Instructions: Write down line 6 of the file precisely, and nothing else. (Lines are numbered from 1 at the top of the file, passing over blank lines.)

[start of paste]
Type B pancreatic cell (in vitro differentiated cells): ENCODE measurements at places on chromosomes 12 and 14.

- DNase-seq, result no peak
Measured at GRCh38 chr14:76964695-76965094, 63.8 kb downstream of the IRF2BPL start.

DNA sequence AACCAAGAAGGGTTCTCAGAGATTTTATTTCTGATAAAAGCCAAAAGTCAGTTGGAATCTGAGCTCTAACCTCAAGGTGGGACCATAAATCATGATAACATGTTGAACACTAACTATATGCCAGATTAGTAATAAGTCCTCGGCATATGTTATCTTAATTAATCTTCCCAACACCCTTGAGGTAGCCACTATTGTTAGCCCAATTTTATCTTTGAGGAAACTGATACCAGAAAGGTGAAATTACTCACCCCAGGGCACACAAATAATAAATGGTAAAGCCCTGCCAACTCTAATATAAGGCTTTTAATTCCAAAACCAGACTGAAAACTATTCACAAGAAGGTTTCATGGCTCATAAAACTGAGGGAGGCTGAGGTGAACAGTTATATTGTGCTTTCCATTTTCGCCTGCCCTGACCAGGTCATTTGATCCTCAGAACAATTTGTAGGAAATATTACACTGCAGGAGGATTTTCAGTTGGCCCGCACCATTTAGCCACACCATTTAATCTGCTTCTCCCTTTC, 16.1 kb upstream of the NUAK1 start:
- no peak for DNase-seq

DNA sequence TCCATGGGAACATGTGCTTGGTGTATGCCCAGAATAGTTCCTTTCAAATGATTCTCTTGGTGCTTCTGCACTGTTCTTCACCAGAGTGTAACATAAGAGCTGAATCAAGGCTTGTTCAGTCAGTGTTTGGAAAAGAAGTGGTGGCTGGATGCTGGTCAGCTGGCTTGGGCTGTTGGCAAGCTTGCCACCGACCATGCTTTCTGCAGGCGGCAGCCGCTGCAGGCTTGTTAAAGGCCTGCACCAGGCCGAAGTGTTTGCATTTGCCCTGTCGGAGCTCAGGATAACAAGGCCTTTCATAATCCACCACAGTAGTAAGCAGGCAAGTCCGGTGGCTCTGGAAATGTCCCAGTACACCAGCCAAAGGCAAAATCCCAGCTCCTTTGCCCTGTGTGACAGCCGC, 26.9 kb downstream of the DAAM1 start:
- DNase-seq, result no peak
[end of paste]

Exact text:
DNA sequence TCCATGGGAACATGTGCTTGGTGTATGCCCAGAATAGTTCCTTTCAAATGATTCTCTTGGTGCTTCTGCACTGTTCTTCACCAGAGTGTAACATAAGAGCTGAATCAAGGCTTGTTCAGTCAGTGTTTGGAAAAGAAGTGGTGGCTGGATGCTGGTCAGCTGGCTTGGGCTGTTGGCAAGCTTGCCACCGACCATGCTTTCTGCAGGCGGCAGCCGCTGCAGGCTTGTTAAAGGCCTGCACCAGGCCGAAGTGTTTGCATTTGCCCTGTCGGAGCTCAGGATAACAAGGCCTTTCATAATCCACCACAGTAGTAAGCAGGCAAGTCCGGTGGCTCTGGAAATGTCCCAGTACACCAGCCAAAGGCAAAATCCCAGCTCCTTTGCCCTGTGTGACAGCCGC, 26.9 kb downstream of the DAAM1 start: